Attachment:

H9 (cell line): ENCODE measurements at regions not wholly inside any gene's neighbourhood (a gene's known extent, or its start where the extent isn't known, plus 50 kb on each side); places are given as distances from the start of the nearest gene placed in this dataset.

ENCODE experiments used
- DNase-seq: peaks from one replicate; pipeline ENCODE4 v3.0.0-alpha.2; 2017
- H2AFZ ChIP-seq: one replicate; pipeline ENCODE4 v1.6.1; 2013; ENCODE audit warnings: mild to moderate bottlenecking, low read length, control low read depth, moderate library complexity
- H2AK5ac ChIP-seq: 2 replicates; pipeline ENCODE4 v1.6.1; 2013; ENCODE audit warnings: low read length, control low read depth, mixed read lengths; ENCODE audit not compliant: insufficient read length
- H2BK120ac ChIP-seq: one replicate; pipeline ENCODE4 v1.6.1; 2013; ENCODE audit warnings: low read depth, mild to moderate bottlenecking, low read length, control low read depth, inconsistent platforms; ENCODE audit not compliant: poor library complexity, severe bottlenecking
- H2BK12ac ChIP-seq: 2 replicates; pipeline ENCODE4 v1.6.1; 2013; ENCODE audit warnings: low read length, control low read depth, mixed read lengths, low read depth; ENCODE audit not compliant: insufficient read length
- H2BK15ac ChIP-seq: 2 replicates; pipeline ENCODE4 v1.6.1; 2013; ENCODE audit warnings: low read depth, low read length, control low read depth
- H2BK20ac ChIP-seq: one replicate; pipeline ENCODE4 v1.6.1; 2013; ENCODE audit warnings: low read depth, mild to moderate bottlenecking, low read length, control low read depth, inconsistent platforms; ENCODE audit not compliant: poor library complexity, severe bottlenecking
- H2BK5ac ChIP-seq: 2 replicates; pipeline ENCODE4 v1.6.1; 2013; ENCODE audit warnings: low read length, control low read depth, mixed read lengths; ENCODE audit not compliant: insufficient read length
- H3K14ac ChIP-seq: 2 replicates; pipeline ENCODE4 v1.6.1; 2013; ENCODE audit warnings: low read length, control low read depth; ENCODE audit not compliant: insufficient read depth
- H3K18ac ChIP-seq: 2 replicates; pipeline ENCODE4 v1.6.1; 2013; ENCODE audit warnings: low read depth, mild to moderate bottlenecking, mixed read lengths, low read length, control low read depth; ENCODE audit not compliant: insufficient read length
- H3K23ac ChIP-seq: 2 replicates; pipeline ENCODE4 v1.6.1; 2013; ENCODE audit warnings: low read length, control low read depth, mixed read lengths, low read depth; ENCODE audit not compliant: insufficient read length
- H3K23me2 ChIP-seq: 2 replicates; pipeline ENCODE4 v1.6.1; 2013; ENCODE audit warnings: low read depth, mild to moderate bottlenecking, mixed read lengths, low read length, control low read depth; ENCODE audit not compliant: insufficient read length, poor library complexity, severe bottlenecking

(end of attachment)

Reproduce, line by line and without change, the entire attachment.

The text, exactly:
H9 (cell line): ENCODE measurements at regions not wholly inside any gene's neighbourhood (a gene's known extent, or its start where the extent isn't known, plus 50 kb on each side); places are given as distances from the start of the nearest gene placed in this dataset.

ENCODE experiments used
- DNase-seq: peaks from one replicate; pipeline ENCODE4 v3.0.0-alpha.2; 2017
- H2AFZ ChIP-seq: one replicate; pipeline ENCODE4 v1.6.1; 2013; ENCODE audit warnings: mild to moderate bottlenecking, low read length, control low read depth, moderate library complexity
- H2AK5ac ChIP-seq: 2 replicates; pipeline ENCODE4 v1.6.1; 2013; ENCODE audit warnings: low read length, control low read depth, mixed read lengths; ENCODE audit not compliant: insufficient read length
- H2BK120ac ChIP-seq: one replicate; pipeline ENCODE4 v1.6.1; 2013; ENCODE audit warnings: low read depth, mild to moderate bottlenecking, low read length, control low read depth, inconsistent platforms; ENCODE audit not compliant: poor library complexity, severe bottlenecking
- H2BK12ac ChIP-seq: 2 replicates; pipeline ENCODE4 v1.6.1; 2013; ENCODE audit warnings: low read length, control low read depth, mixed read lengths, low read depth; ENCODE audit not compliant: insufficient read length
- H2BK15ac ChIP-seq: 2 replicates; pipeline ENCODE4 v1.6.1; 2013; ENCODE audit warnings: low read depth, low read length, control low read depth
- H2BK20ac ChIP-seq: one replicate; pipeline ENCODE4 v1.6.1; 2013; ENCODE audit warnings: low read depth, mild to moderate bottlenecking, low read length, control low read depth, inconsistent platforms; ENCODE audit not compliant: poor library complexity, severe bottlenecking
- H2BK5ac ChIP-seq: 2 replicates; pipeline ENCODE4 v1.6.1; 2013; ENCODE audit warnings: low read length, control low read depth, mixed read lengths; ENCODE audit not compliant: insufficient read length
- H3K14ac ChIP-seq: 2 replicates; pipeline ENCODE4 v1.6.1; 2013; ENCODE audit warnings: low read length, control low read depth; ENCODE audit not compliant: insufficient read depth
- H3K18ac ChIP-seq: 2 replicates; pipeline ENCODE4 v1.6.1; 2013; ENCODE audit warnings: low read depth, mild to moderate bottlenecking, mixed read lengths, low read length, control low read depth; ENCODE audit not compliant: insufficient read length
- H3K23ac ChIP-seq: 2 replicates; pipeline ENCODE4 v1.6.1; 2013; ENCODE audit warnings: low read length, control low read depth, mixed read lengths, low read depth; ENCODE audit not compliant: insufficient read length
- H3K23me2 ChIP-seq: 2 replicates; pipeline ENCODE4 v1.6.1; 2013; ENCODE audit warnings: low read depth, mild to moderate bottlenecking, mixed read lengths, low read length, control low read depth; ENCODE audit not compliant: insufficient read length, poor library complexity, severe bottlenecking